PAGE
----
Chess grandmaster goes undefeated at Elon Law

One of the world’s top players visited downtown Greensboro to compete against students and faculty who learned that a single mistake is sometimes all it takes to find yourself checkmated.

They don’t call ’em “grandmasters” for nothing.

A world-renowned chess player already visiting North Carolina for a tournament and to spend time with family stopped by Elon Law on December 1, 2022, to compete against students and faculty eager to test their own skills against a champion of the game.

French-Israeli chess grandmaster Gabriel Flom didn’t disappoint. In fact, the man who describes the game as something “in my blood” did more than win his 17 matches, competing simultaneously around tables in the law school’s Small Business & Entrepreneurship Clinic.

Flom also taught. He taught how to use queens and knights in tandem. He taught how pawns can command the center of a board. He taught how not to use any single piece to repeatedly attack an opponent.

At times, a handful of students had flummoxed Flom, who’s played the game for nearly his entire life. But then Flom would spot an opponent’s mistake – maybe a gambit one move too soon, or an aggressive attack that created counterattack options. He’d smile. He’d crack a joke. And, in a few instances, he’d tell students how many moves remained until the game ended.

Gabriel Flom and Elon Law Professor David S. Levine discuss strategy and tactics. (Photo by Elliott Millner L’23)

Jacob Smith L’24, a graduate of Montana State University with an interest in wills and estates and small business law, picked up chess about a year ago. He was among the Elon Law students who jumped at the opportunity to compete against and learn from Flom.

“I realized that I might not ever get the opportunity to play a grandmaster again and this was something that I’d get to carry with me as a cherished memory,” Smith said. “The match taught me that you can play interesting and unique games of chess against anyone, even if you only have a basic understanding of the game.”

Gordon Cathcart L’23 has started chess clubs in his hometown of Raleigh, North Carolina, and as an undergraduate at UNC Greensboro. Cathcart said he was taught chess as a child by his grandfather. Back then, he “hated losing while I was trying to learn.”

Gordon Cathcart L’23 (Photo by Elliott Millner L’23)

“Now losing while trying to learn is my favorite part of chess,” said Cathcart, who aspires to practice environmental law or public interest law and is a leader in efforts to start a board gaming student organization at Elon Law. “Mr. Flom is an exemplary tutor and role model, and I was excited for our club and school to meet him. I want to make sure he understood how grateful we were for his dedication to teaching and enriching the chess community.

“I learned that even when facing a world-renowned and top-rated opponent, sitting back, thinking carefully, and enjoying the game is always the best strategy.”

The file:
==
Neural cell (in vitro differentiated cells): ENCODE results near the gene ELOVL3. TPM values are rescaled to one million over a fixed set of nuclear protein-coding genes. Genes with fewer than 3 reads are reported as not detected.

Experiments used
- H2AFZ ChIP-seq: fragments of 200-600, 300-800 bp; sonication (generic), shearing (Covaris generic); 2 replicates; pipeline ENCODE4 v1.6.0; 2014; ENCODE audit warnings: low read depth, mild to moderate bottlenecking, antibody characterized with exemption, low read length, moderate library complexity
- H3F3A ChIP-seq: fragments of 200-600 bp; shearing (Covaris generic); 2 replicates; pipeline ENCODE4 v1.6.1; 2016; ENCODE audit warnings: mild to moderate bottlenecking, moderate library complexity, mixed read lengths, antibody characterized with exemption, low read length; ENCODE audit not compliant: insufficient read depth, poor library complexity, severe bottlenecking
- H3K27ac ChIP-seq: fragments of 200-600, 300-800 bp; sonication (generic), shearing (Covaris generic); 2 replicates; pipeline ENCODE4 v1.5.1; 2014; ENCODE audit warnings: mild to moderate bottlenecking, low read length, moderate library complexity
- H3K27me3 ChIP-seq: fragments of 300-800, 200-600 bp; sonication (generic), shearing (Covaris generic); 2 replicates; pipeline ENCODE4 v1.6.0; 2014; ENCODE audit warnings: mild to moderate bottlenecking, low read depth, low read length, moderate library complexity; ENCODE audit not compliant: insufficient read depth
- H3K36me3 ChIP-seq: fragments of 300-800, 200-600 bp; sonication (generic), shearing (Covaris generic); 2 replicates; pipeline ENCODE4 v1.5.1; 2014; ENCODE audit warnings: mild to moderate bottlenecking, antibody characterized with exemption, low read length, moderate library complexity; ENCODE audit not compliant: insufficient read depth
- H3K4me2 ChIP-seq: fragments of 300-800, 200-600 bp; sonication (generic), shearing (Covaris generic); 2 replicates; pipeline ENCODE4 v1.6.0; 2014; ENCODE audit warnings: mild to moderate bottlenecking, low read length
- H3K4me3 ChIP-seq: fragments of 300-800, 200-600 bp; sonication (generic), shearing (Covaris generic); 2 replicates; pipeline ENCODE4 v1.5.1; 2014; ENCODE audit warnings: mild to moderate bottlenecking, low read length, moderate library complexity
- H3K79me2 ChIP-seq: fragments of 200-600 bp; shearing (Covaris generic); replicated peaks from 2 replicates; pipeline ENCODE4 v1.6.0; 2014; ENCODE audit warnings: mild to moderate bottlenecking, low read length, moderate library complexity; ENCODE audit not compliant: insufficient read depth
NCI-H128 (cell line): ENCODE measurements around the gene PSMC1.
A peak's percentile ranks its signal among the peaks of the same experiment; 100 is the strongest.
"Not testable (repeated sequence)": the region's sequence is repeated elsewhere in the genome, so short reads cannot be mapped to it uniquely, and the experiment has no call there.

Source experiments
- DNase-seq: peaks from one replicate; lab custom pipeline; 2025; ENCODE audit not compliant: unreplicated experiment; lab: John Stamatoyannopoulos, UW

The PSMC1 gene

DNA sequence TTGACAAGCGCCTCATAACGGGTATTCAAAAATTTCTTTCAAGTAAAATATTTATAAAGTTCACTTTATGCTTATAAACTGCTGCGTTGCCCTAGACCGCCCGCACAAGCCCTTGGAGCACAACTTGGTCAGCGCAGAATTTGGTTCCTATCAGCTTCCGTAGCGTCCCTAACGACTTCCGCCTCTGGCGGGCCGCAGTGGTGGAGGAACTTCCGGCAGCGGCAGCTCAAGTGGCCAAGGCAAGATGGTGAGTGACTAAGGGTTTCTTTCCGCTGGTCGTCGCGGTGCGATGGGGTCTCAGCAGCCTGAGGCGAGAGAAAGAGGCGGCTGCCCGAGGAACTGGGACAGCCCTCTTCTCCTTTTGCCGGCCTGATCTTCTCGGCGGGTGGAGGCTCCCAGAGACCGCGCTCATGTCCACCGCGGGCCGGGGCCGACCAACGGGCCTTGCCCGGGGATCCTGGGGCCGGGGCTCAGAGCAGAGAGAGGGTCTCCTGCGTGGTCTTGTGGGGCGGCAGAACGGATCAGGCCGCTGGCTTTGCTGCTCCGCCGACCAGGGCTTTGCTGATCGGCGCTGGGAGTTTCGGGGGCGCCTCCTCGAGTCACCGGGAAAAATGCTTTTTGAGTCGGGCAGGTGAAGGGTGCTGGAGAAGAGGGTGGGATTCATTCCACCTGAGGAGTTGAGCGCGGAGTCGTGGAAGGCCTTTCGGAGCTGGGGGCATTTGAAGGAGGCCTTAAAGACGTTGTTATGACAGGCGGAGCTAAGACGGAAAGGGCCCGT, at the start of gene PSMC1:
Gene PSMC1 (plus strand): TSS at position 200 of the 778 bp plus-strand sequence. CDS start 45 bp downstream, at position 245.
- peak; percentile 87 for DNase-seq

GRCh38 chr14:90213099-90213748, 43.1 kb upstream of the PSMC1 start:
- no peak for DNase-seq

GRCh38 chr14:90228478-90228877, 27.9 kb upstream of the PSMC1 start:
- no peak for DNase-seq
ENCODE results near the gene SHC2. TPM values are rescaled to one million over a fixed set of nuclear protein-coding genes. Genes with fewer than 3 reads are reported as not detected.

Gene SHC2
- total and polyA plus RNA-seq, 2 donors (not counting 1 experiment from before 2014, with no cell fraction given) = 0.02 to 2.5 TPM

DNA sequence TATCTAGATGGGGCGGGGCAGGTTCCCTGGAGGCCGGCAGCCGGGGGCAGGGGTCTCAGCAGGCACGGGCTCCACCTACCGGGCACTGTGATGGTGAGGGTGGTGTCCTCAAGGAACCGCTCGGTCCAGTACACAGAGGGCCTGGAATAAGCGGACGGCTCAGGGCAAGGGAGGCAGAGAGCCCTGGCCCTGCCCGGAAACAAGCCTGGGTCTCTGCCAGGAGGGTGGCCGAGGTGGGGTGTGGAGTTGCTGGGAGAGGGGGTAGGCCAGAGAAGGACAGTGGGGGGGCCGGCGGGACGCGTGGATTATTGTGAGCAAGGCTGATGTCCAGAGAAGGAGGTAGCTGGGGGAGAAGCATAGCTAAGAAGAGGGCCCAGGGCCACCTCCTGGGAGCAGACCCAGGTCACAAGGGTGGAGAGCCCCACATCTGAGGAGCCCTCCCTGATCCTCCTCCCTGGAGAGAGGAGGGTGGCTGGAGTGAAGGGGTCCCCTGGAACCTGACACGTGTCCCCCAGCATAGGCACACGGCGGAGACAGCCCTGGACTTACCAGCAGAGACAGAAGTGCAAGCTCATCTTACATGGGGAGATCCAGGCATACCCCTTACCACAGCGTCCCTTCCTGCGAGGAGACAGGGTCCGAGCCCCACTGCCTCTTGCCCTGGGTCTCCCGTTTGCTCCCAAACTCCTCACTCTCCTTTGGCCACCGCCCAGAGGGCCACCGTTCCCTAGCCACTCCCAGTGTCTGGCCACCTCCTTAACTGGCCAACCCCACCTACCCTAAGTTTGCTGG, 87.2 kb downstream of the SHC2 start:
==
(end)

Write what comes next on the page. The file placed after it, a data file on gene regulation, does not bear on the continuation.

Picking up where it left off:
As for Flom? His multiple tournament wins and professional ranks bestowed by the International Chess Federation speak for themselves. So does his service to the chess community, where he teaches students who are blind in Jerusalem, mentors many of Israel’s top youth champions, and coaches the Trembley French Club, on top of the private lessons he offers.

Gabriel Flom and Elon Law Professor Andy Haile

He sees his coaching not just as an opportunity to make better chess players. He educates to make better people.

“You can learn a lot of things beyond just playing the game,” Flom said. “In chess, the way you react to a defeat is the way you react in life. It is important you learn how you handle defeats in both.”

Student Reflections

“I learned chess when I was a kid but never got into playing it until 2021. I love playing in my free time and when the opportunity to play a grandmaster came up, I had to do it. The match was a blast and I thought I played really well up into the end. I learned I’m probably a bit better than I thought!” – Liam O’Brien L’23, a Virginia Tech graduate with plans to practice in data privacy law

“What makes chess most enjoyable to me is the random opportunities it creates to meet and play with people from all walks of life. Since chess is one of the oldest games globally, one can always find and learn from new opponents and friends. I have a competitive nature. While there are a lot of people who play chess, a recreational player would rarely have an opportunity to play someone of Mr. Flom’s skill level.” – Rodney Favors L’23, a Georgia State University graduate interested in practicing business and government law 

“Getting to play against a chess grandmaster was a phenomenal opportunity. I’ve been learning to play now for a few months and competing against someone who can show me how to play better goes a long way for a hobby that I’ve become passionate about. I’m really glad that Elon had the opportunity to host him.” – Alex Long L’23, a Coastal Carolina University graduate with an interest in practicing criminal defense

“I started playing chess a month ago and I really enjoy how the game brings people together. It was fun and it was great learning from a grandmaster to bring more pieces out while I’m attacking as opposed to attacking with a single chess piece.” – Kirsten Tildon L’24, a Towson University graduate with possible interest in practicing business or health care law